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14th December 2008
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Quote:
Originally Posted by GrindJazz View Post
Doesn't the Big ben help those who have alot of devices attached to there computer and keep things running smooth?
No, it is simply a Master Clock. It does not have anything to do with your computer in this regard. It lines up the clocking in all of your digital devices, and even though your computer is also a digital device, it has nothing to do with what your asking.

My advice is to evaluate your setup, and each component in the setup, to make sure your setup, is configured correctly, and optimized for what you are trying to do with it. I would suggest this evaluation should start with your Hard drive setup, as well doing any updates that need to be done, with either Logic, or any hardware on the system.
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14th December 2008
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thumbsup BIG BEN
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Quote:
Originally Posted by GrindJazz View Post
Doesn't the Big ben help those who have alot of devices attached to there computer and keep things running smooth?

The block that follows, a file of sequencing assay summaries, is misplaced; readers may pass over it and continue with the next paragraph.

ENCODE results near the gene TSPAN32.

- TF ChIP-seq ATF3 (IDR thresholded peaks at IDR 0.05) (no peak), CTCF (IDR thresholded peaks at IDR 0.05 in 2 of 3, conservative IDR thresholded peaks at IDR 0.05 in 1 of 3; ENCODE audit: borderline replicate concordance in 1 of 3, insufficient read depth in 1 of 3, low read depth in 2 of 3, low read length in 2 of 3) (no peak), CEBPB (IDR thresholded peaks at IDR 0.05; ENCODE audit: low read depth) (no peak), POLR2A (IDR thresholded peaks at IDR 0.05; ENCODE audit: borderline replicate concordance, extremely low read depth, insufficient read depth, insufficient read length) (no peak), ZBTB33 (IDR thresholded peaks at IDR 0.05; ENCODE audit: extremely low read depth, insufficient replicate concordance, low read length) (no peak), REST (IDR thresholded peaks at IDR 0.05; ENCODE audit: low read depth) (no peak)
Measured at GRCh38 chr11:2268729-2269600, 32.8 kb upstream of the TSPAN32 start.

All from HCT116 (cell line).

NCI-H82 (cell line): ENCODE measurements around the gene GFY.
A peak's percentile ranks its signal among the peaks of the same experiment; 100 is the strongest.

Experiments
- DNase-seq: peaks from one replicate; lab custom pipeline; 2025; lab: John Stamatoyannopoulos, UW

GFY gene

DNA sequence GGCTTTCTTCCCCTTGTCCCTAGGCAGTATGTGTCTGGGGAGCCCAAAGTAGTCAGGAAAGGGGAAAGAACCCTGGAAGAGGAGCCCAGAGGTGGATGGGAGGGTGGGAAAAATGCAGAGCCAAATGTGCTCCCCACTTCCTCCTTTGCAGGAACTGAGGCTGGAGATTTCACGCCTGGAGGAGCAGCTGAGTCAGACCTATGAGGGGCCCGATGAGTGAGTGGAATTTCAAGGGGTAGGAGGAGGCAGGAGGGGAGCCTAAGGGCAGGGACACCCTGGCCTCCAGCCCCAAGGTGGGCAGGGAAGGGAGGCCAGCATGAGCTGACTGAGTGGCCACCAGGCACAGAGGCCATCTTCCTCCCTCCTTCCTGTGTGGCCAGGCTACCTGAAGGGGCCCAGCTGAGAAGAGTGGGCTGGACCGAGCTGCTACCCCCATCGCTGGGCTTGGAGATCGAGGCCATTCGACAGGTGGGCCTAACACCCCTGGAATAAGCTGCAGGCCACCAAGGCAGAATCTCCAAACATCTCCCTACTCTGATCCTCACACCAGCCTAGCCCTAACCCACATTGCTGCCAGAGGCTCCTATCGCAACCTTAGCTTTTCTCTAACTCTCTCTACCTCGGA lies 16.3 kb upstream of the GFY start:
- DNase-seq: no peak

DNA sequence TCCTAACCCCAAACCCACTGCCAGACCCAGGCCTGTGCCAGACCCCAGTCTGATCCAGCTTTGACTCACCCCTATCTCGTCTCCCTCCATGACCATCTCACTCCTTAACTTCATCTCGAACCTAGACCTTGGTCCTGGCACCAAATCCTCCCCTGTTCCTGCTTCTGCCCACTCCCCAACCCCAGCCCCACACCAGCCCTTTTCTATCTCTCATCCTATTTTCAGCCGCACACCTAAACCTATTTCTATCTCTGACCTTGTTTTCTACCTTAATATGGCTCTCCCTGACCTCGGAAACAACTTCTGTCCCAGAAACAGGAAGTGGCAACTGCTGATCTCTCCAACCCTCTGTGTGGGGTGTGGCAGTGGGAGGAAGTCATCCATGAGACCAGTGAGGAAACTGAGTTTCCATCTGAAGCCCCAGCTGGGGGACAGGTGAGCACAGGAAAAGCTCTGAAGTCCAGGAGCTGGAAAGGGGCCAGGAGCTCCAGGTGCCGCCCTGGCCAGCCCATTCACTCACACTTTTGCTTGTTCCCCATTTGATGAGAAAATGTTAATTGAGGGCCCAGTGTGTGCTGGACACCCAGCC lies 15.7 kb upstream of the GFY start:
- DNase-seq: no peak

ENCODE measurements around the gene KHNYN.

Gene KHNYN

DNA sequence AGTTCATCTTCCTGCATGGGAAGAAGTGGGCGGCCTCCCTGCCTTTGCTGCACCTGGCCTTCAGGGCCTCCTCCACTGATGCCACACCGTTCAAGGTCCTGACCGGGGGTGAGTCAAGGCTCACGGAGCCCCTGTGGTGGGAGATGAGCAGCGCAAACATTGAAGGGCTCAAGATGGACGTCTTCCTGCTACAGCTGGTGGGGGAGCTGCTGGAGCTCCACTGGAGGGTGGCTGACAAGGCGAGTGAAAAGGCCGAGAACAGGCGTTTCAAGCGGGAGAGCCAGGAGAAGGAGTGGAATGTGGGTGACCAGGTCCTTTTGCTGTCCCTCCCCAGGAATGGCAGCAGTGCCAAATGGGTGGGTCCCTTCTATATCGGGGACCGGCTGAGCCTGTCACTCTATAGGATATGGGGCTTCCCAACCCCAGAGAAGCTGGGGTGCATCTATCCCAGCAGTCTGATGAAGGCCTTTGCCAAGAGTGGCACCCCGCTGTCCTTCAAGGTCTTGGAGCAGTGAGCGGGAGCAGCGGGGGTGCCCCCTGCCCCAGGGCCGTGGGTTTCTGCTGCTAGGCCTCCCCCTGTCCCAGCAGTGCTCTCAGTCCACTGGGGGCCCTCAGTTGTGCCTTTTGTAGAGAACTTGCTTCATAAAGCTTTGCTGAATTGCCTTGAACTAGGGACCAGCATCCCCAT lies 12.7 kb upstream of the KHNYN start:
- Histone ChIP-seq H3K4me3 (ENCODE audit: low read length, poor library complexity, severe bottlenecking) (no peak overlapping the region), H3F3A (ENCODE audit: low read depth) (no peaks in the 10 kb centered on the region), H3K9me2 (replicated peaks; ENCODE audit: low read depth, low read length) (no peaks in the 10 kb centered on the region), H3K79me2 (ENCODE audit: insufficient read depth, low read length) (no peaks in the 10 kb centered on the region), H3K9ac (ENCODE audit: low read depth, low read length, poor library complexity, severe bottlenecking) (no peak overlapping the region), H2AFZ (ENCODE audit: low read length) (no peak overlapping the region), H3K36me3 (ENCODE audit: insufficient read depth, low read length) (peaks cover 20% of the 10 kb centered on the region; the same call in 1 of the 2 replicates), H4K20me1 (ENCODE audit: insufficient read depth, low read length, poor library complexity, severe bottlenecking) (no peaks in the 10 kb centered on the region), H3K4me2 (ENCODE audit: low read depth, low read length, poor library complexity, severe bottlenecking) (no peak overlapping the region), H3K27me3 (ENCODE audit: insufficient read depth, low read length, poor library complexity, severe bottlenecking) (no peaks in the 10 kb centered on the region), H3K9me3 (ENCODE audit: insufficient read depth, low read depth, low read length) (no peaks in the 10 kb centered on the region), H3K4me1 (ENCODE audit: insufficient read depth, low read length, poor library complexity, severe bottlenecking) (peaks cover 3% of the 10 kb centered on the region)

No. A Master Clock helps those who have multiple digital audio devices in their studio that need to connect to one another via AES/EBU, SPDIF, TDIF, Lightpipe, etc etc.
Those devices might be multiple audio interfaces, digital effects boxes, digital routers, digital mixers, recorders, etc. This has nothing to do with computer periperals or the computers themselves.

Also, study up on phase-locked-loop (PLL) and jitter when externally clocking any digital device. It's quite enlightening.
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15th December 2008
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Thanks!
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Quote:
Originally Posted by psycho_monkey View Post
You've got a setup issue - if you can't get a working signal with just the ensemble, you're likely to give yourself further headaches by adding an external clock to the system.

Throwing money at something rarely solves the problem. Work on getting your current setup going first.

The big ben is designed for multi-converter systems (usually in larger studios). It's not really needed if all you're using is an Ensemble.

Whoever told you to get a big ben is either trying to take your money, or doesn't have the first clue about digital audio themselves.